• Pain acceptance. Acceptance of pain is a psychological flexibility practice to help reframe moments of distress. This includes a willingness to experience pain and choosing to continue positive activities despite pain, all through a nonjudgmental mindset. Research shows pain acceptance helps lower levels of pain and negative emotions.  
  • Cognitive behavioral therapy for insomnia (CBT-I). With this program, you’ll meet with a trained therapist or other healthcare professional regularly for four to 10 weeks. The sessions are designed to help you “learn what sleep behaviors you have that don’t promote healthy sleep and how to modify those, as well as how to work on underlying processes that might interfere with sleep,” says Ladhani.  
  • Mind-body movements. Deep and controlled breathing is shown to help with pain processing, so finding a meditative exercise (rather than an intensive one) may be a better choice for sleep and pain improvement. You can get a sense of mind-body movements by trying a yoga, tai chi, or qigong class.  
  • Self-care. Prioritizing feeling good throughout the day (and especially right before bedtime) can help improve your sleep and make predictable pain less dreadful. That might mean soaking in a hot bubble bath, reading a book, tuning into relaxing music, or even a going through a hair-care ritual
  • Relaxation techniques. Other relaxation techniques, like progressive muscle relaxation, “the wave,” visualization, and even sleep hypnosis, might also help take your mind off pain long enough for you to achieve sleep more quickly and consistently.  

Lifestyle Strategies for Managing Pain and Sleep

Tomato and cucumber salad with herbs for an anti-inflammatory meal
KOTSELL KOTSELL FOTO/Getty Images/iStockphoto

Getting better sleep when you live with pain also depends on practicing a healthy lifestyle.

Here are some easy lifestyle tweaks you can try today:

  • Avoid inflammatory foods. Certain foods, like sugar, saturated and trans fats, refined carbs, and gluten, can trigger inflammation that worsens pain. Explore ways to swap these foods with more anti-inflammatory foods, like brightly colored fruits and veggies. A dietitian might also be able to help.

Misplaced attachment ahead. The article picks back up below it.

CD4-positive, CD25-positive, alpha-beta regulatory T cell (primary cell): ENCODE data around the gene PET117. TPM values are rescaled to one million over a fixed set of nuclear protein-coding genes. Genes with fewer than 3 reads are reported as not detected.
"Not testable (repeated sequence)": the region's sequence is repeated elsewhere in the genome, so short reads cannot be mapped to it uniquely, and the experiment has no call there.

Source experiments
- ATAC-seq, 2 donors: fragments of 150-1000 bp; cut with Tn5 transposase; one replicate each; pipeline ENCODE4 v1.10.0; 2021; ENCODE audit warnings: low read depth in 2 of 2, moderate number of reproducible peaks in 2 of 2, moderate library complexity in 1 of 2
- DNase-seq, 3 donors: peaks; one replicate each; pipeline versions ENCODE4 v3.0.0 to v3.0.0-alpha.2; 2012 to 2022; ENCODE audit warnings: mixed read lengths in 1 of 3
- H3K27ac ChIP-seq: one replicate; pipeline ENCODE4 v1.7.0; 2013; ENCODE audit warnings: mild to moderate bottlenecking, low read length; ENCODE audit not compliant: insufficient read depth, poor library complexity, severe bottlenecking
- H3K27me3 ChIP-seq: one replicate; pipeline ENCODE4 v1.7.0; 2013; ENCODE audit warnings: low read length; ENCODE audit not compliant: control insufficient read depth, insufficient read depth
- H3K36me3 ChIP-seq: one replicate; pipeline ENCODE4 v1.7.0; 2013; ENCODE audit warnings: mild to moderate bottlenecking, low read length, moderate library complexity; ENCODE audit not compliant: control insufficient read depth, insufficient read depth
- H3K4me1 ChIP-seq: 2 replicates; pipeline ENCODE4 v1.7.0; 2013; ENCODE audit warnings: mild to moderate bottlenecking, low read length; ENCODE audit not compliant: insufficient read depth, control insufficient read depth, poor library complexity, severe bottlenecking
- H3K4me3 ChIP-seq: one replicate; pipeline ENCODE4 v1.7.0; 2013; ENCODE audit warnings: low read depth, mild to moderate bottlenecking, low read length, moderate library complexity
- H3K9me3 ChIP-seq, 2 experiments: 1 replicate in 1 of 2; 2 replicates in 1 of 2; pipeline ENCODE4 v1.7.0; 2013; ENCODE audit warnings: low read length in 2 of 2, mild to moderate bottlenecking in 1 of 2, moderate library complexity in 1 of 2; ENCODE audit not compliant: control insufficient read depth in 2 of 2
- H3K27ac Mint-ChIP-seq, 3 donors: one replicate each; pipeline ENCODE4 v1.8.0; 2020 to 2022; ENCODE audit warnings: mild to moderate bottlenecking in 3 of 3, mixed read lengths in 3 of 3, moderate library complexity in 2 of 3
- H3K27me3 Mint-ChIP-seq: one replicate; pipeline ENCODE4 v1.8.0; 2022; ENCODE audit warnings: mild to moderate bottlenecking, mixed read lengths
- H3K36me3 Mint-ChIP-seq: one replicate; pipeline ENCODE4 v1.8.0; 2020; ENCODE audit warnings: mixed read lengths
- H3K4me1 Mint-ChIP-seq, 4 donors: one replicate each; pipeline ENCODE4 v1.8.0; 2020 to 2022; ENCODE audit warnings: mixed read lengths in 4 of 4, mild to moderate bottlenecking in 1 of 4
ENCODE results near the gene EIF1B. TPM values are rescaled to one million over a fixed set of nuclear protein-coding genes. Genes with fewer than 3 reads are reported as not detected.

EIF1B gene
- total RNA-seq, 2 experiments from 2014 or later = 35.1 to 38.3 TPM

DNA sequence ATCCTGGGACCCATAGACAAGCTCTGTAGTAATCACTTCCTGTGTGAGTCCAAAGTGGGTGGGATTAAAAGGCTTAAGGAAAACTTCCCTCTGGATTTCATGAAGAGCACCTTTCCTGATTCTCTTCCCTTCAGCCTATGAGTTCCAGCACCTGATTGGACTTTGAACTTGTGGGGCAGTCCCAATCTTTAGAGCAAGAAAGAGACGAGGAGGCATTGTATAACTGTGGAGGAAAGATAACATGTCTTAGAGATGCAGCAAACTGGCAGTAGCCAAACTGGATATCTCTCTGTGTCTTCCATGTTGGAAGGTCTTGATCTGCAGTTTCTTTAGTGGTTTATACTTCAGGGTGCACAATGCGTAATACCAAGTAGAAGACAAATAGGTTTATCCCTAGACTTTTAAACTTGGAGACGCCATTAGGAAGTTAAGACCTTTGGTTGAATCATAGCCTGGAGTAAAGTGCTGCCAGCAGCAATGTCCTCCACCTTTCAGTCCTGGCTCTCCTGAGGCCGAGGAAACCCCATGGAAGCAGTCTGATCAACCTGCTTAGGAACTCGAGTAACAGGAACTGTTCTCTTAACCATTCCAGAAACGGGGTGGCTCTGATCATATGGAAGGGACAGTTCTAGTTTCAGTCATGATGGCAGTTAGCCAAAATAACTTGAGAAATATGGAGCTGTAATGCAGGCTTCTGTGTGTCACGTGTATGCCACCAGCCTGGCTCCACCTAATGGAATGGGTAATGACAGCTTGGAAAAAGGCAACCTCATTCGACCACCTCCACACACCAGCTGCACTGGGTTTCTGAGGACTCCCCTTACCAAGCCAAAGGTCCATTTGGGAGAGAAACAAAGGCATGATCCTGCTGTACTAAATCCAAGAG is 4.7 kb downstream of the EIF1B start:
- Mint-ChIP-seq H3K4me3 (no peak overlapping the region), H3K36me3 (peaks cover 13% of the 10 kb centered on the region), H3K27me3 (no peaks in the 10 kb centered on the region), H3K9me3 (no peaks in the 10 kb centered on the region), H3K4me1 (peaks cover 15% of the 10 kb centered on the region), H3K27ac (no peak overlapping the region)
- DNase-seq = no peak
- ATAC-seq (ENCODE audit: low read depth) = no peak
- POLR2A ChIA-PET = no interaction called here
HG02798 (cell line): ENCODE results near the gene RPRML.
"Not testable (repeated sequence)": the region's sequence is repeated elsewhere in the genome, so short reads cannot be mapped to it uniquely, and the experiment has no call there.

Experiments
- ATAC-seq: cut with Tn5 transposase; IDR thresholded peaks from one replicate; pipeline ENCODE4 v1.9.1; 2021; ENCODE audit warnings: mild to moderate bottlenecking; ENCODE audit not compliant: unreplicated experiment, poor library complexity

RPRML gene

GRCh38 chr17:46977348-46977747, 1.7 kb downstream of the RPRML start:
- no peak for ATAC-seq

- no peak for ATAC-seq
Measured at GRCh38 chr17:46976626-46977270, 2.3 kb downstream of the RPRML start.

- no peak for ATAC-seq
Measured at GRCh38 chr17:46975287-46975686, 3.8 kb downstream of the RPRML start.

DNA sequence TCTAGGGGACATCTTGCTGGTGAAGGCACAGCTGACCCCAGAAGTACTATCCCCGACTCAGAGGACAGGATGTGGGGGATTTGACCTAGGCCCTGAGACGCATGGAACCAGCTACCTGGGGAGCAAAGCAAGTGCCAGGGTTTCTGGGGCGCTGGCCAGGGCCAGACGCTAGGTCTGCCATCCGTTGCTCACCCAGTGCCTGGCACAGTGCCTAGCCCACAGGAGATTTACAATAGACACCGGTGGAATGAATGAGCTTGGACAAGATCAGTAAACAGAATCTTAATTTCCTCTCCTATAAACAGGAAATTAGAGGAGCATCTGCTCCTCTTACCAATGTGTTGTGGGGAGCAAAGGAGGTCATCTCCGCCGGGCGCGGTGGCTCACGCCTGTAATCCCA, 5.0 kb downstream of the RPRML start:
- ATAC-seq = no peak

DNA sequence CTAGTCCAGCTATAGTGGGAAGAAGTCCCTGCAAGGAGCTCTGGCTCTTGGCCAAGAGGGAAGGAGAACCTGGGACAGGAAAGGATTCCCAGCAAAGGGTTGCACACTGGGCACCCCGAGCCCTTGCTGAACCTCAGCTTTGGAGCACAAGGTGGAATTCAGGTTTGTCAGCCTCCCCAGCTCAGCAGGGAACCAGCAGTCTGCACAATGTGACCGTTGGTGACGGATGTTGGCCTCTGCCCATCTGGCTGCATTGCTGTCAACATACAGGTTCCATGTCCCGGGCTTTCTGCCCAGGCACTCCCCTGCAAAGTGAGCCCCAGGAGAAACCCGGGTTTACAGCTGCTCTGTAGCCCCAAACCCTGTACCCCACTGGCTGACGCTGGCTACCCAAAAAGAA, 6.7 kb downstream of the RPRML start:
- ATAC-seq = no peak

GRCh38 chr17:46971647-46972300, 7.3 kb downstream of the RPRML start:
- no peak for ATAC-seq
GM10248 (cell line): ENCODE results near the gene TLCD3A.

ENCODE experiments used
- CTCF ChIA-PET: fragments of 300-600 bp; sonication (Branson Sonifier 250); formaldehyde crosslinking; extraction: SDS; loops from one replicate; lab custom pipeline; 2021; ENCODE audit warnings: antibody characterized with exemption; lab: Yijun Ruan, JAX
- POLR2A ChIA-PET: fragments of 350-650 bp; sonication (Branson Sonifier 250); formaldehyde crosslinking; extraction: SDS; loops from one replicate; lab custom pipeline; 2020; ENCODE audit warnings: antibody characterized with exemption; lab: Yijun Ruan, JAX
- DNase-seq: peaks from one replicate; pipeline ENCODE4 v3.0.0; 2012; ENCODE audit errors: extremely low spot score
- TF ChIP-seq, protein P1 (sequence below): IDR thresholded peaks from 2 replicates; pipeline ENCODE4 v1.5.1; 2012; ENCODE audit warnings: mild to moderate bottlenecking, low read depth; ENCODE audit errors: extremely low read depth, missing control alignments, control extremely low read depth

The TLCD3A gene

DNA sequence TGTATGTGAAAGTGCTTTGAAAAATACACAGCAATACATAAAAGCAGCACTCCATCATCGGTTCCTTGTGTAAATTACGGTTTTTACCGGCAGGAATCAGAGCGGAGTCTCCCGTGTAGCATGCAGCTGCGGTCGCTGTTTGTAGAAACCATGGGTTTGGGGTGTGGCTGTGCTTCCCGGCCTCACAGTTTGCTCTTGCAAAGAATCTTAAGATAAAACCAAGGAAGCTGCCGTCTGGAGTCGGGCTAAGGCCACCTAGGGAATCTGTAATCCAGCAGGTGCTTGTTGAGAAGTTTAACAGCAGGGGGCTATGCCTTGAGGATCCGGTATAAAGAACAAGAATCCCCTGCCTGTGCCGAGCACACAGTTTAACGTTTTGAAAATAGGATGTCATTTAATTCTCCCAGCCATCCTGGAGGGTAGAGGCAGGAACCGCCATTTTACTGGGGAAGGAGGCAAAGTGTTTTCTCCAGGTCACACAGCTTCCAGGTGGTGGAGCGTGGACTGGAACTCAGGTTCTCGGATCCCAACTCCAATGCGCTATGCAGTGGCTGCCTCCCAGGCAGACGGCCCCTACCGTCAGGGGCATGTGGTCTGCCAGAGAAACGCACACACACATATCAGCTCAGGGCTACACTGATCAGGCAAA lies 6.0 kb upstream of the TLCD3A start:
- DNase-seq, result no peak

• Practice sleep hygiene. Incorporate good sleep habits into your routine. This includes getting up when you can’t fall asleep within a half hour and doing something that makes you drowsy (like reading a boring book) before trying to sleep again. 
  • Develop a daily scheduleMapping out time to get some sunshine, eat consistent meals, exercise, and finish other daily tasks can help keep your circadian rhythm on track, says Winter. Use a sleep diary to help pinpoint what’s working and what isn’t. 
  • Get a massage. Getting a professional massage has been shown reduce joint pain and improve sleep for people with arthritis. It may also soothe pain in the lower back, neck, and shoulders. Can’t afford to splurge on massages all the time? Try a self-massage at home, using basic tools like tennis balls and a pillow. 

Fine Tune Your Treatment with Your Doctor

If you’ve tried everything, but pain and insomnia are still disrupting your everyday life, consider connecting with a medical professional for help. Depending on your personal challenge, this professional can be a pain specialist, physical therapist, or psychologist. They can help you developed personalized strategies for better sleep and pain relief, including prescribing medications (if necessary) for both conditions.

Read Next:
The Best Ways to Quiet a Racing Mind at Bedtime
How Laughter Therapy Can Help with Stress, Sleep, and Beyond
How to Fall Back Asleep